His fingerprints were distributed around the world, but    recorded no match, and it has since been discovered that formalin used to embalm the body has destroyed all DNA.   All police know is that his last meal was a pasty.  Will this case ever reach “Taman Shud”?. or will he    remain a mystery forever?
           
Detective Senior Sergeant Gerry Feltus (retired) has been delving into the mysterious circumstances of the Somerton man for more than a decade, mostly in his spare time.
He first became interested in the case when he was at boarding school at Somerton Park in 1956.  During the winter, when it was too cold to swim, he would walk past the location where the body was found & the older people from the area would tell him about “the guy who was murdered here”

 He has suggested that he may even write a book, outlining the facts of a case he first learnt about as a young detective working in Major Crime.  His eyes light up when he talks about the case.  He speaks of the conspiracy theories, the logic & the unknowns.




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VALE

   

  

Esteemed member of the S.A. Police Historical Society

         REST IN PEACE.










Many  of our members attended the  Remembrance Day Service at Fort Largs on Friday 28th  September.  Because of inclement weather the  large crowd packed  the Academy Auditorium for a very moving  Ceremony conducted by Chaplain David Marr, honouring Police Officers who “laid down their lives in the line of duty”  from Australia & the Pacific Region.  58 South Australian Officers have lost their lives in the period between  May 1847 and  May 2002.   President Geoff Rawson laid the wreath on behalf of the Society, & morning tea in the Academy Mess afforded members an opportunity to reminisce with old friends & colleagues.

Society Members Mark Dollman & Ernie McLeod travelled further afield to Banrock Station, Kingston on Murrray,  for the  ceremony there to remember the fallen, in particular John Dunning & William Carter,  the first members of the South Australian Police Force to lose their lives in performance of their duty.  







Again another moving ceremony with the Barmera S.E.S. boat arriving at the bank of the river. S.A.Police  Department members coming ashore, carrying 2 Australian Flags, which were erected at the memorial site.  Following the laying of wreaths the Blessing Service was conducted by Father Adrian Noonan.

    “We, the privileged, to assemble and remember, let us be inspired and encouraged by the
      commitment and example of those we have remembered.  Help us then to proceed from
       this place, positive in attitude in our own duties—to our Police fraternity and to the
       Australian community.  With the help of God we pray”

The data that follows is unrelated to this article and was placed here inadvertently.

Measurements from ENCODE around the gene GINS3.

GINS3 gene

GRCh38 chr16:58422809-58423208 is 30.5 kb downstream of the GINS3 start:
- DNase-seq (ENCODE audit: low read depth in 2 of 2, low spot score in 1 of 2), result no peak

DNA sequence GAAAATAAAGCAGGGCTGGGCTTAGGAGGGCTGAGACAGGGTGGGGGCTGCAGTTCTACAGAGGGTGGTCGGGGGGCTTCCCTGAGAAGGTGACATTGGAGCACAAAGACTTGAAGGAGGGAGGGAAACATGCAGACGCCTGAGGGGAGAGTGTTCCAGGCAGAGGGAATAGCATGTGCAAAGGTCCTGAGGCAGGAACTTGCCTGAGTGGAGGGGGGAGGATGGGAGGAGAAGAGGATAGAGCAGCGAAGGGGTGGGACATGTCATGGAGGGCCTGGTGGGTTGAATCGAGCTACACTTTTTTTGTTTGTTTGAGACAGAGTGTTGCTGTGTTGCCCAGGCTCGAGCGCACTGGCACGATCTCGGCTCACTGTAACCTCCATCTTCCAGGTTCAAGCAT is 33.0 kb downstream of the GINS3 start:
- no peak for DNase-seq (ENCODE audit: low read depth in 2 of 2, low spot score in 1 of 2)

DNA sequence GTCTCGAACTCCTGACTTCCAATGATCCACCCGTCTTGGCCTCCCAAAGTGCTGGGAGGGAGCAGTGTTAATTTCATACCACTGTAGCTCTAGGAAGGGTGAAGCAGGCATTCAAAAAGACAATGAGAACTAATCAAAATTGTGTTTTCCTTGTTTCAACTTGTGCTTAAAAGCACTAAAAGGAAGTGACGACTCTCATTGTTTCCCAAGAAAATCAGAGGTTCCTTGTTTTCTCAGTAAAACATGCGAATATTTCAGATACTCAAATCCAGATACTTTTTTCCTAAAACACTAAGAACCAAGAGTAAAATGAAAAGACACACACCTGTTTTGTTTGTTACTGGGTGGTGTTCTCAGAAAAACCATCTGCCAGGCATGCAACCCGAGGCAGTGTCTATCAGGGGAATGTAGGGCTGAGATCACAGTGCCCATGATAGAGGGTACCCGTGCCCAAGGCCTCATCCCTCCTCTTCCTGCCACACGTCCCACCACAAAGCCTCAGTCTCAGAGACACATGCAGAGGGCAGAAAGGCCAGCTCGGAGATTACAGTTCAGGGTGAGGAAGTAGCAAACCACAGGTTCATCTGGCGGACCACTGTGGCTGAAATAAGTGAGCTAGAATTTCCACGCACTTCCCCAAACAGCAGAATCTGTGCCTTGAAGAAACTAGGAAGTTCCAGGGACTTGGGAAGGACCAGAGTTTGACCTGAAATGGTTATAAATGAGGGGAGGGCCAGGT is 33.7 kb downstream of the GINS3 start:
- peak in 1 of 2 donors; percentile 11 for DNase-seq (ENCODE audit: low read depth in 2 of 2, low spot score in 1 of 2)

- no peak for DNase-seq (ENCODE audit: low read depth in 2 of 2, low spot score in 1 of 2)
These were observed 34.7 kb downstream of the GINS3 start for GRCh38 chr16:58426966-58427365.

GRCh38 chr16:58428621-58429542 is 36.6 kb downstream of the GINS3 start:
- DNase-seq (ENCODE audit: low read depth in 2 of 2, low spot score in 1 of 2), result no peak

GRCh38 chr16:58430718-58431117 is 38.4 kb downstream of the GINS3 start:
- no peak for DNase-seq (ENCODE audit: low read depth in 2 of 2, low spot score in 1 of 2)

At the conclusion of the service the Riverland 4W.D. Club provided morning tea. Police Historical members were cordially welcomed by Riverland serving members representing the towns of Berri, Loxton,. Barmera & Waikerie.




               
      Story: Ernie McLeod      Photos courtesy Mark Dollman











     
 Our sincere thanks must go to all our dedicated volunteers who helped out during the month.  Thursday is our official  “Volunteers Day” with approximately 25 members attending each week, carrying out a variety of duties to help keep the Society functioning efficiently.

On Monday the 3rd September President, Geoff Rawson, spoke to residents of the Fullarton Lutheran Nursing Home on South Australian Police History.

Former heart surgery patients, their partners & friends from Heartbeat Central toured our Museum & Vehicle Shed  on Wednesday 12th  September.

Sunday the 23rd September was an exceptionally busy day. 11 of our volunteers hosted The Rotary Club of Tea Tree Gully to a tour of the Mounted Division, Vehicle Shed & Museum & also provided a BBQ lunch for some 47 enthusiastic Rotarians.  The day raised a total of $379.50 toward Society Funds.




    

Our Vehicle team participated in a pre Bay to Birdwood Parade of some 40 cars through the centre of Adelaide.   Mark  Dollman & Ernie McLeod rode the 2 BSA motor cycles whilst Rex Greig & Dave Aylett manned the Chrysler Royal.

Friday 28th September saw a large contingent of our members attend the SA Police Remembrance Day at Fort Largs, in  memory of  police officers killed in the line of duty.  President Geoff Rawson laid a wreath on behalf of the Society.   Mark Dollman, & Ernie McLeod attended the Banrock Station ceremony.

Several of our members participated in the Bay to Birdwood run on Sunday 30th September, once again showcasing  the Chrysler Royal & BSA Motor Cycles.



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The “HUE & CRY” is  Published by the
South Australian
  Police Historical Society Inc.,
Thebarton Police Barracks
C/- G.P.O. Box 1539 
Adelaide 5001
S.A. 5083

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Editor
Editor

Elees Pick

Web site

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www.sapolicehistory.org/